The photographer’s name was Peter Konerko.
Konerko works from his Dahlia Heights Studio in Eagle Rock and has a great blog called authentic in which he interviews his clients and shares great stories and perspectives.
I met with Konerko to learn more about his insight in headshot photography and portraits. Daily Actor: Can you share the philosophy and the foundational elements of your work?
Konerko: Ideas always trump technology. Honesty is impervious to trend. If you have a great idea, and communicate truthfully, you can’t ask for anything more. As far as foundation in my work, to communicate my vision, you have to understand the relationship between shutter, aperture, film speed and lens choice. This is the vocabulary of the visual medium.
Daily Actor: What happens when you meet a new client for the first time?
Konerko: I call it the “first fifteen.” When I meet someone for the first time, their character is revealed in the first fifteen seconds. The client doesn’t want to sell the first fifteen. Usually, they want to sell the cover. The commercial world wants the cover. Portraits would be amazing if I could always capture a moment in the first fifteen. When I do get the true character, the shots really sing.
Daily Actor: Can you share your process of how you prepare for a day of shooting?
Konerko: First, I look at my light. I prefer to shoot natural light so I look at aspects such as weather, time of day/year, color casting, etc. I figure out my timeline and how long it will take to shoot the session. I look at how far the sun will travel during that time and how that changes my set up. Sometimes I change the light and setup based on what we are trying to communicate and the needs of each client. It is about the shot as a whole, not just the subject.
Daily Actor: What does “the camera sees everything” mean to you?
Konerko: A camera sees nothing unless a photographer makes a choice and points it at something. Once that choice is made, the camera sees everything because it has an objective point of view. Photo journalists probably the most objective photographers. Some of my favorite photography is by the photojournalist, James Natchwey. It is impossible for me to be objective. I want to take what is in front of me and have a point of view.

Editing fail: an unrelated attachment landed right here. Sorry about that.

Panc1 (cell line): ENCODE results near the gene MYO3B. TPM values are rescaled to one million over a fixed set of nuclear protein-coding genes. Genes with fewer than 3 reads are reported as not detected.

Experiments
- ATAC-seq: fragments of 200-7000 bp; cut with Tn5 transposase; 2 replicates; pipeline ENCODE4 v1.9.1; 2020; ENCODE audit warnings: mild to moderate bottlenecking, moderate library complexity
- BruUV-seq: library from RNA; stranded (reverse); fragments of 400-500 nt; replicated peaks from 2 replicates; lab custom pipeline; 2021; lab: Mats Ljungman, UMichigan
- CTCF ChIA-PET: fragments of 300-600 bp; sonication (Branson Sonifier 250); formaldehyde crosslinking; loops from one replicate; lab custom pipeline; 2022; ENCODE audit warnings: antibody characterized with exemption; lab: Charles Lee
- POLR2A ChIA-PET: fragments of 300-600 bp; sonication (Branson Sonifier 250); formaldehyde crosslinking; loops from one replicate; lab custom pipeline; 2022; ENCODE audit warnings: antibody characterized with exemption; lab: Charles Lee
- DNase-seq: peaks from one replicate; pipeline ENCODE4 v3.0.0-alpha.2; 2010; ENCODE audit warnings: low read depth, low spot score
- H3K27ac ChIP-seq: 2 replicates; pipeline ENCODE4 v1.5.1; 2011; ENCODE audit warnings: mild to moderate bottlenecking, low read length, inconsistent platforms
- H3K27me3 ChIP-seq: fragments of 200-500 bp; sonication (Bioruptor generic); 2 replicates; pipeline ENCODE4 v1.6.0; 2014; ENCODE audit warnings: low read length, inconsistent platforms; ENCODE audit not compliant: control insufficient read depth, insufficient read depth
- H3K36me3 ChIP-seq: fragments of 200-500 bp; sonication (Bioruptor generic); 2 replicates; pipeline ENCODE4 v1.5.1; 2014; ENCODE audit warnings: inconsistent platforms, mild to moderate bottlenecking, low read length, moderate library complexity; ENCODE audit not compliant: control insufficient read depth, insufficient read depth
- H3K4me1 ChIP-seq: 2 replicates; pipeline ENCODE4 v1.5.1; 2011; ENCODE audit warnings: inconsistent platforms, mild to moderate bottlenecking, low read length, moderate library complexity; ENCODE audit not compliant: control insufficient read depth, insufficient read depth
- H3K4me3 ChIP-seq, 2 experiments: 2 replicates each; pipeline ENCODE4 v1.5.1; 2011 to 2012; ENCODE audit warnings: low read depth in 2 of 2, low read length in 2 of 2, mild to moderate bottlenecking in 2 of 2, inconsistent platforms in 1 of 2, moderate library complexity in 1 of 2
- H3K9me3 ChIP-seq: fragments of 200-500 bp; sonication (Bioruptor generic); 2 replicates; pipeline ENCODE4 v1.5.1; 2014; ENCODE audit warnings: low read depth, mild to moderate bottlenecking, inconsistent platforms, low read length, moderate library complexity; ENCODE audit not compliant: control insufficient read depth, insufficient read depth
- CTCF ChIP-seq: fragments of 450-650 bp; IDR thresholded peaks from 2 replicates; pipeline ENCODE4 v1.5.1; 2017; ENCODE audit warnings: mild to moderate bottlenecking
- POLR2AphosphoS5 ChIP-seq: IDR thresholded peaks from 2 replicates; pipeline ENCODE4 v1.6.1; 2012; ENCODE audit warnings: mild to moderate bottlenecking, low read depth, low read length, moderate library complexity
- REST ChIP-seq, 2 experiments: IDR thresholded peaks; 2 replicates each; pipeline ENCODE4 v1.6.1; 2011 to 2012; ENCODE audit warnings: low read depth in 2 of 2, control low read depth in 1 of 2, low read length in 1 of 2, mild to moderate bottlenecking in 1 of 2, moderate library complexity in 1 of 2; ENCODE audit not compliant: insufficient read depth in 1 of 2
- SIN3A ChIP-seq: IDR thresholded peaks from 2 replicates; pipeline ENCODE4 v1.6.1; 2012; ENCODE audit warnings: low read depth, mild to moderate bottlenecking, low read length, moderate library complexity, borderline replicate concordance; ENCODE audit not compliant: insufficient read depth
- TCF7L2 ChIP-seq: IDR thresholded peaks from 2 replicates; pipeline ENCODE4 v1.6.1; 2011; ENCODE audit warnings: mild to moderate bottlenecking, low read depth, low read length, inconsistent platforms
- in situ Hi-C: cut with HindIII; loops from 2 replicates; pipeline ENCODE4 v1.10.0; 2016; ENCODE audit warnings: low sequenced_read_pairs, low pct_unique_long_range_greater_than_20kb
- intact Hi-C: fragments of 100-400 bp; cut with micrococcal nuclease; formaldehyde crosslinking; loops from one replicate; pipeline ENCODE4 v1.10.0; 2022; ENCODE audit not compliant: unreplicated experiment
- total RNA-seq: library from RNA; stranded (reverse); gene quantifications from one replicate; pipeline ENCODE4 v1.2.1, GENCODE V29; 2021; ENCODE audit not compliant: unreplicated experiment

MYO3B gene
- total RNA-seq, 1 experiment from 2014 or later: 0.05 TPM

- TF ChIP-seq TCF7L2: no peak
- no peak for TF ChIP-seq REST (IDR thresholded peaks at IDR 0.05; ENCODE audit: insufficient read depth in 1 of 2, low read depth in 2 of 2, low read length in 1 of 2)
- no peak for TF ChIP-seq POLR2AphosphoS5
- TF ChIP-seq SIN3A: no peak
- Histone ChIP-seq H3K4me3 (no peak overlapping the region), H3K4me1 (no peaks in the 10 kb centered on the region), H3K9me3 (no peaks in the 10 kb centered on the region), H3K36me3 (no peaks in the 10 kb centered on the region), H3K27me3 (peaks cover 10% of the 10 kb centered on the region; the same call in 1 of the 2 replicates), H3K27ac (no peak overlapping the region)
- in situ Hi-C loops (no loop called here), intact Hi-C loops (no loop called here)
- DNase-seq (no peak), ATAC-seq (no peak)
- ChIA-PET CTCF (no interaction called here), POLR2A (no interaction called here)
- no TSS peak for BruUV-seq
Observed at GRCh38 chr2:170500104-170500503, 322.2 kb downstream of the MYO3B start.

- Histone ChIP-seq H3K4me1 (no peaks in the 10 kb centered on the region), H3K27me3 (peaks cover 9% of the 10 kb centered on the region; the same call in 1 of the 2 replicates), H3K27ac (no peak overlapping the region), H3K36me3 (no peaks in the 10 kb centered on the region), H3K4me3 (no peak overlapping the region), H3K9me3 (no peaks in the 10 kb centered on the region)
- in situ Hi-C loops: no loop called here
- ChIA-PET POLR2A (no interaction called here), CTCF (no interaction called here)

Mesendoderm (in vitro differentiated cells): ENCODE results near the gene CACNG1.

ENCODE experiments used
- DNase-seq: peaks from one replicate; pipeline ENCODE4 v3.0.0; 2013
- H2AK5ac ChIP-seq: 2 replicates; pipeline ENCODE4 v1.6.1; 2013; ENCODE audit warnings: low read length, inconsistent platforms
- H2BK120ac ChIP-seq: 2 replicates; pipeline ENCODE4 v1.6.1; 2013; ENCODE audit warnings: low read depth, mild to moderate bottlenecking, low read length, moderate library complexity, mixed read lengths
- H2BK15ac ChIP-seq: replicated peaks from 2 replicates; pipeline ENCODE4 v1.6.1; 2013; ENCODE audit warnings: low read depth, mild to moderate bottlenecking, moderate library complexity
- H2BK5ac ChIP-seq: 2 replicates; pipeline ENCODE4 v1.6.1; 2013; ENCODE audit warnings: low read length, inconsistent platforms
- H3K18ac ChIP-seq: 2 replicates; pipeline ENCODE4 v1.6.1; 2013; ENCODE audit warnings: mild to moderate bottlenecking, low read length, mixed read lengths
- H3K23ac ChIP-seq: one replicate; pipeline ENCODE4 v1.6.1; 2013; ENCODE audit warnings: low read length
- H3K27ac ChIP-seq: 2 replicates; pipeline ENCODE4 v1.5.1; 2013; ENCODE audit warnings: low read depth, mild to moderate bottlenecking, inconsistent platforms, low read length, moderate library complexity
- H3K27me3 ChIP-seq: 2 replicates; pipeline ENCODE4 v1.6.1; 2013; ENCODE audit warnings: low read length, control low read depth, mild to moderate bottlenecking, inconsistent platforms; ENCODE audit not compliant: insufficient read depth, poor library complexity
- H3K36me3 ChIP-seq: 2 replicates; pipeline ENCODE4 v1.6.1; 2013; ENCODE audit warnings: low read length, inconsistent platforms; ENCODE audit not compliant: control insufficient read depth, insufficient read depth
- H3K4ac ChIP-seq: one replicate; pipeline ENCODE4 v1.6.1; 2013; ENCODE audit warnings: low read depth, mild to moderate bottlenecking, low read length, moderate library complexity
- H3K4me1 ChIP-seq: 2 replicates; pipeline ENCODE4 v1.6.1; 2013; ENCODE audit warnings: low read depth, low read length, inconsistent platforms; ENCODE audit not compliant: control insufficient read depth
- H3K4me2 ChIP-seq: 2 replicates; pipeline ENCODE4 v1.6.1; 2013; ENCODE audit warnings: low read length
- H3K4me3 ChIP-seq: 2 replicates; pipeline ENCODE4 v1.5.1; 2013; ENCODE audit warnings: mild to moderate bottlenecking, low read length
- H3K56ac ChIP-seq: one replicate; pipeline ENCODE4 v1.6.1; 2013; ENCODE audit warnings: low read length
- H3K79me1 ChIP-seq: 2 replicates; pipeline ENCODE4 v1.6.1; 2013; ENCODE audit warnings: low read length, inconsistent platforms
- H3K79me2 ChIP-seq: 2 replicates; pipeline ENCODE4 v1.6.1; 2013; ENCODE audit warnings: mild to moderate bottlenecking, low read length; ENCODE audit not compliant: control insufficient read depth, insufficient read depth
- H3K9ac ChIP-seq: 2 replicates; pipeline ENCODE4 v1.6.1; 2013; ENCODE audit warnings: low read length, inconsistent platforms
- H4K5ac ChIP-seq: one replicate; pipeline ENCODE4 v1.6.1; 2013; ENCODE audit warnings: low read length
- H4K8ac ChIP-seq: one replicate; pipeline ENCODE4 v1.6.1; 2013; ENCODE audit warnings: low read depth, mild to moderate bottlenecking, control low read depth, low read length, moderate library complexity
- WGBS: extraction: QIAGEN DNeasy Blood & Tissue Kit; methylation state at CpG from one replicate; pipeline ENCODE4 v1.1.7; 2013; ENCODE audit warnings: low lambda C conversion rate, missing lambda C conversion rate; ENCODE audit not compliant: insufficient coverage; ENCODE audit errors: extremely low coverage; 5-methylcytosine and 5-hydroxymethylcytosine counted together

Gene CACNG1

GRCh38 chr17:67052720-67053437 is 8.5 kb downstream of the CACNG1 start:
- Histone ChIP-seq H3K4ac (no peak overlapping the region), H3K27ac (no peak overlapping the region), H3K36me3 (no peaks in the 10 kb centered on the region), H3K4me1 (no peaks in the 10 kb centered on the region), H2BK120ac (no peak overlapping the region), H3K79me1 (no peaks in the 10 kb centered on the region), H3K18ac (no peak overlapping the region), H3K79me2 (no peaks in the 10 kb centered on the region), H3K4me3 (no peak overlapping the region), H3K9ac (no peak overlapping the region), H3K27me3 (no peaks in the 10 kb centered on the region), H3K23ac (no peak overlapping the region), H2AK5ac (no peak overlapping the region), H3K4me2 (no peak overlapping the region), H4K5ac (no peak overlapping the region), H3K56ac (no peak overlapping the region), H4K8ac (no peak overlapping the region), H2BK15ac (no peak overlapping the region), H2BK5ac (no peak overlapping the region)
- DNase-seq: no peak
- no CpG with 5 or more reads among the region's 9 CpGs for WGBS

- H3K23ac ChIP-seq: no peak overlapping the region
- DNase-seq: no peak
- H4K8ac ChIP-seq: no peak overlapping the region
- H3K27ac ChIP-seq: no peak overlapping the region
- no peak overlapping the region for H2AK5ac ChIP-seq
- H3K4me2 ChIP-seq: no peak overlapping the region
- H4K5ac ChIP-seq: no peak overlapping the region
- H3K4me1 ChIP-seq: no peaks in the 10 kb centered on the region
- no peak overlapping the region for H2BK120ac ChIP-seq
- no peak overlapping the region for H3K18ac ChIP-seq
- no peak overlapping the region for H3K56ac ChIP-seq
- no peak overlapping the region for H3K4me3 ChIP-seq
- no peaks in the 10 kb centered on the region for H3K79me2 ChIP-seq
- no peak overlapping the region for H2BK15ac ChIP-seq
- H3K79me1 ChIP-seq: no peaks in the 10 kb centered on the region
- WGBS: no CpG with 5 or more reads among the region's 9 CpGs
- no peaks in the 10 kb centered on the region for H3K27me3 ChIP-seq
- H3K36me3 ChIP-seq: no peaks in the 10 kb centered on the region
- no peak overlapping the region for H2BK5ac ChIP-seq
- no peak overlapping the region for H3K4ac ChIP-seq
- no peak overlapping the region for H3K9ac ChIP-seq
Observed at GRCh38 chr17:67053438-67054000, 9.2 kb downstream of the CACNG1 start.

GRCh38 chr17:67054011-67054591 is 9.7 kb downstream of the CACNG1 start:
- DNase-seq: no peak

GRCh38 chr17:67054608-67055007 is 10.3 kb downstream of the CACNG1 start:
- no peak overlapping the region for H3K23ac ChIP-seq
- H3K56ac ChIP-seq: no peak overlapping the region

Daily Actor: How should talent prepare for a shoot and what obstacles do they face?
Konerko: The talent should always be ready to be emotionally available. You have to love having your picture taken. Whether moving or still camera there is no difference. If the artist feels like they need to adopt a character to get through the session, then do so. I am all about that and I help push when necessary. If it is not fun to have your picture taken, then maybe there is something deeper going on, but it should never affect the session.
Daily Actor: You mention “adopt a character.” What is the importance of the talent having specific intentions or objectives when shooting?
Konerko: It is everything. Acting is doing. There is nothing more boring than a picture of an actor playing an actor. The best shoots are when the talent defines the looks and commits to a playable action. Most actors are more interesting when acting anyway. Actors, in action, in front of the camera. That is what I want to shoot.
Daily Actor: They are acting, yes, but you don’t mean dress up like the roles, do you?
Konerko: There needs to be a flavor. A man comes in and wants a shot that feels like a political figure and wants some direction on clothing. I would ask: State or Federal? Which party do you belong to? Does that change the type of suit and tie you wear? It’s about how “put together” they feel. That will read on their face.
Daily Actor: What is the difference between getting 200 or versus 1000 images from a session? Am I getting more with more and less with less?
Konerko: A client is paying for quality, not quantity. They also are not paying for time. The ability to make a great shot in five minutes rather than 2 hours takes skill and talent. The final product is what matters, not how long it takes to make it. If I say you get 36 shots (a roll of film) to get this look, you will focus and be on point. If you they know you are going to just blast away with the camera, then the subject will become complacent I get as specific as I can and then I shoot it. I
don’t put a limit on shots, but it usually plays out to about 50-75 per look when shooting an actor for headshots.
Daily Actor: What is your perfect working experience?
Konerko: My perfect working experience is when I can communicate with my camera what I see in my thoughts (or maybe what I create in my intentions). This is seeing it first and then executing it. If I can do that, then it is a great day.
Daily Actor: Who has the most influence on your work as a photographer?
Konerko: I believe Paolo Roversi is the greatest living photographer. He is a painter. He is very specific and you know his work when you see it. It takes my breath away. His use of contrast and motion creates a timelessness that resonates with me and in my work as well. I feel a deep connection to Roversi. He has access to the best of the best in every department and it shows in the final product. If I could just see what he sees for one minute my work would grow exponentially.